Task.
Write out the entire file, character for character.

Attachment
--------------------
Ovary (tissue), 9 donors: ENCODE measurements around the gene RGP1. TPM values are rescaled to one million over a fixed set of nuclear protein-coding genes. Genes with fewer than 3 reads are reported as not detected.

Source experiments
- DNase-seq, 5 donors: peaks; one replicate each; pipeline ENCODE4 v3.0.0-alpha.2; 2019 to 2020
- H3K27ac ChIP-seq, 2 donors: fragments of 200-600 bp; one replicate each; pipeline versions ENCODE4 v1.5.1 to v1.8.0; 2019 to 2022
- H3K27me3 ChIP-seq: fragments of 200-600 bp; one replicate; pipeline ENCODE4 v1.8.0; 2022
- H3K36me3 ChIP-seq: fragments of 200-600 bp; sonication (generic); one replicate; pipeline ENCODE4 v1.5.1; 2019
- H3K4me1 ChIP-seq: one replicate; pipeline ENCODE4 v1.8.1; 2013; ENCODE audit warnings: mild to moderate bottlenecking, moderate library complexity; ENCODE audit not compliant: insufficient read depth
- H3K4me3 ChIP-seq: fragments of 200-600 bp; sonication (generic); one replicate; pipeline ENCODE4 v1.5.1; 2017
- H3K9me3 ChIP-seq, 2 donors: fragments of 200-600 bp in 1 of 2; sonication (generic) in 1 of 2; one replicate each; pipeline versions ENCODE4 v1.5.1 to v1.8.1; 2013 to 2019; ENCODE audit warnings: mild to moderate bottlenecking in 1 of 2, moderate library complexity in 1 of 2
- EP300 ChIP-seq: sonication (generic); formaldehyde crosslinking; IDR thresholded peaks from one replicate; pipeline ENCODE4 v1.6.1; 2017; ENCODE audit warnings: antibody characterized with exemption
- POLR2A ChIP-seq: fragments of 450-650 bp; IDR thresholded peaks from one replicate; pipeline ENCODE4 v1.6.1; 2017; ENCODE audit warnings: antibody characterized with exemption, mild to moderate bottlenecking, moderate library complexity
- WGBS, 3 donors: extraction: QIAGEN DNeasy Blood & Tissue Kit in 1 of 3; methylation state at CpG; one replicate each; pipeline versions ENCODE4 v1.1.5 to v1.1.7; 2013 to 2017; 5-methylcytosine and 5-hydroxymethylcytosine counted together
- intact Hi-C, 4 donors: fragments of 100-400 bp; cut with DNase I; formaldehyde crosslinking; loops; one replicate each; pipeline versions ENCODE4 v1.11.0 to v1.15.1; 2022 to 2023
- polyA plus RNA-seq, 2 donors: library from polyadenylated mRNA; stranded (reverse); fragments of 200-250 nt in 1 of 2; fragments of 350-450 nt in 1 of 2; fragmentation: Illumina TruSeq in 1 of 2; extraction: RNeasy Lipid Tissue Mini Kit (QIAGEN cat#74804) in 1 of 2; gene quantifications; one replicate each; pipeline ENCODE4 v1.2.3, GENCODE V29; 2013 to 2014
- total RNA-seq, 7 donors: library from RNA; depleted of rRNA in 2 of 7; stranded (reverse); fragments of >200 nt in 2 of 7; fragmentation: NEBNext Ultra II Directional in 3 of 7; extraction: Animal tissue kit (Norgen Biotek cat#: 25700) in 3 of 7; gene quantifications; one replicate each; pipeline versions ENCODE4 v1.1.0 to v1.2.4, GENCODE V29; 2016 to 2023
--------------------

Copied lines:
Ovary (tissue), 9 donors: ENCODE measurements around the gene RGP1. TPM values are rescaled to one million over a fixed set of nuclear protein-coding genes. Genes with fewer than 3 reads are reported as not detected.

Source experiments
- DNase-seq, 5 donors: peaks; one replicate each; pipeline ENCODE4 v3.0.0-alpha.2; 2019 to 2020
- H3K27ac ChIP-seq, 2 donors: fragments of 200-600 bp; one replicate each; pipeline versions ENCODE4 v1.5.1 to v1.8.0; 2019 to 2022
- H3K27me3 ChIP-seq: fragments of 200-600 bp; one replicate; pipeline ENCODE4 v1.8.0; 2022
- H3K36me3 ChIP-seq: fragments of 200-600 bp; sonication (generic); one replicate; pipeline ENCODE4 v1.5.1; 2019
- H3K4me1 ChIP-seq: one replicate; pipeline ENCODE4 v1.8.1; 2013; ENCODE audit warnings: mild to moderate bottlenecking, moderate library complexity; ENCODE audit not compliant: insufficient read depth
- H3K4me3 ChIP-seq: fragments of 200-600 bp; sonication (generic); one replicate; pipeline ENCODE4 v1.5.1; 2017
- H3K9me3 ChIP-seq, 2 donors: fragments of 200-600 bp in 1 of 2; sonication (generic) in 1 of 2; one replicate each; pipeline versions ENCODE4 v1.5.1 to v1.8.1; 2013 to 2019; ENCODE audit warnings: mild to moderate bottlenecking in 1 of 2, moderate library complexity in 1 of 2
- EP300 ChIP-seq: sonication (generic); formaldehyde crosslinking; IDR thresholded peaks from one replicate; pipeline ENCODE4 v1.6.1; 2017; ENCODE audit warnings: antibody characterized with exemption
- POLR2A ChIP-seq: fragments of 450-650 bp; IDR thresholded peaks from one replicate; pipeline ENCODE4 v1.6.1; 2017; ENCODE audit warnings: antibody characterized with exemption, mild to moderate bottlenecking, moderate library complexity
- WGBS, 3 donors: extraction: QIAGEN DNeasy Blood & Tissue Kit in 1 of 3; methylation state at CpG; one replicate each; pipeline versions ENCODE4 v1.1.5 to v1.1.7; 2013 to 2017; 5-methylcytosine and 5-hydroxymethylcytosine counted together
- intact Hi-C, 4 donors: fragments of 100-400 bp; cut with DNase I; formaldehyde crosslinking; loops; one replicate each; pipeline versions ENCODE4 v1.11.0 to v1.15.1; 2022 to 2023
- polyA plus RNA-seq, 2 donors: library from polyadenylated mRNA; stranded (reverse); fragments of 200-250 nt in 1 of 2; fragments of 350-450 nt in 1 of 2; fragmentation: Illumina TruSeq in 1 of 2; extraction: RNeasy Lipid Tissue Mini Kit (QIAGEN cat#74804) in 1 of 2; gene quantifications; one replicate each; pipeline ENCODE4 v1.2.3, GENCODE V29; 2013 to 2014
- total RNA-seq, 7 donors: library from RNA; depleted of rRNA in 2 of 7; stranded (reverse); fragments of >200 nt in 2 of 7; fragmentation: NEBNext Ultra II Directional in 3 of 7; extraction: Animal tissue kit (Norgen Biotek cat#: 25700) in 3 of 7; gene quantifications; one replicate each; pipeline versions ENCODE4 v1.1.0 to v1.2.4, GENCODE V29; 2016 to 2023